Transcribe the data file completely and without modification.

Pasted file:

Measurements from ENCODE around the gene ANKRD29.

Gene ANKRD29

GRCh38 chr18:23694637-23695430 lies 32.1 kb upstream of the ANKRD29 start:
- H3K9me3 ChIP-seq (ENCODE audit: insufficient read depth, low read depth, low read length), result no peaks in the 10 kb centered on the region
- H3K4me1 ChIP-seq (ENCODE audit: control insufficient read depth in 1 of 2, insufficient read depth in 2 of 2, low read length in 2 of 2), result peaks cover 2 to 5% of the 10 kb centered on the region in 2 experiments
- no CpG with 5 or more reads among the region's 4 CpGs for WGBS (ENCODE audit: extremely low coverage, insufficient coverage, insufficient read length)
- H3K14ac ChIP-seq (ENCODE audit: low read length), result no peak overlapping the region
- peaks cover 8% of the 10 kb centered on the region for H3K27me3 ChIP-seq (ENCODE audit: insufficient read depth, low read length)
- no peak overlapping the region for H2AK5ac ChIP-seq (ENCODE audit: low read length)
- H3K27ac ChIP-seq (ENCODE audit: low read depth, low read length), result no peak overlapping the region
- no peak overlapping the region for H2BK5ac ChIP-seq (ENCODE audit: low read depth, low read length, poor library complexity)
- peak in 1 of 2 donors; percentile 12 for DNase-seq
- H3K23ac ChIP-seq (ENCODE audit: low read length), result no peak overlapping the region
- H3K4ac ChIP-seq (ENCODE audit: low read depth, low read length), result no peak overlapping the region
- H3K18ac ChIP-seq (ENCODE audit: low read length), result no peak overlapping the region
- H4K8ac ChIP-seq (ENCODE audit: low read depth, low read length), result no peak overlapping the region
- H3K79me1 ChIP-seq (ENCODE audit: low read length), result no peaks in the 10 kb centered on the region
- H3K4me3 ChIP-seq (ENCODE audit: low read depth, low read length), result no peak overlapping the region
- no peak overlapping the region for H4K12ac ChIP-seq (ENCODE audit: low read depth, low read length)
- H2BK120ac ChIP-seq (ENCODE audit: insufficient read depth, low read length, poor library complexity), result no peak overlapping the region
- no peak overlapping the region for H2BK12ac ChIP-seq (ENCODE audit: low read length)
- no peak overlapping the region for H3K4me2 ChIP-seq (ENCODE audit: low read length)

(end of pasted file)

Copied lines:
Measurements from ENCODE around the gene ANKRD29.

Gene ANKRD29

GRCh38 chr18:23694637-23695430 lies 32.1 kb upstream of the ANKRD29 start:
- H3K9me3 ChIP-seq (ENCODE audit: insufficient read depth, low read depth, low read length), result no peaks in the 10 kb centered on the region
- H3K4me1 ChIP-seq (ENCODE audit: control insufficient read depth in 1 of 2, insufficient read depth in 2 of 2, low read length in 2 of 2), result peaks cover 2 to 5% of the 10 kb centered on the region in 2 experiments
- no CpG with 5 or more reads among the region's 4 CpGs for WGBS (ENCODE audit: extremely low coverage, insufficient coverage, insufficient read length)
- H3K14ac ChIP-seq (ENCODE audit: low read length), result no peak overlapping the region
- peaks cover 8% of the 10 kb centered on the region for H3K27me3 ChIP-seq (ENCODE audit: insufficient read depth, low read length)
- no peak overlapping the region for H2AK5ac ChIP-seq (ENCODE audit: low read length)
- H3K27ac ChIP-seq (ENCODE audit: low read depth, low read length), result no peak overlapping the region
- no peak overlapping the region for H2BK5ac ChIP-seq (ENCODE audit: low read depth, low read length, poor library complexity)
- peak in 1 of 2 donors; percentile 12 for DNase-seq
- H3K23ac ChIP-seq (ENCODE audit: low read length), result no peak overlapping the region
- H3K4ac ChIP-seq (ENCODE audit: low read depth, low read length), result no peak overlapping the region
- H3K18ac ChIP-seq (ENCODE audit: low read length), result no peak overlapping the region
- H4K8ac ChIP-seq (ENCODE audit: low read depth, low read length), result no peak overlapping the region
- H3K79me1 ChIP-seq (ENCODE audit: low read length), result no peaks in the 10 kb centered on the region
- H3K4me3 ChIP-seq (ENCODE audit: low read depth, low read length), result no peak overlapping the region
- no peak overlapping the region for H4K12ac ChIP-seq (ENCODE audit: low read depth, low read length)
- H2BK120ac ChIP-seq (ENCODE audit: insufficient read depth, low read length, poor library complexity), result no peak overlapping the region
- no peak overlapping the region for H2BK12ac ChIP-seq (ENCODE audit: low read length)
- no peak overlapping the region for H3K4me2 ChIP-seq (ENCODE audit: low read length)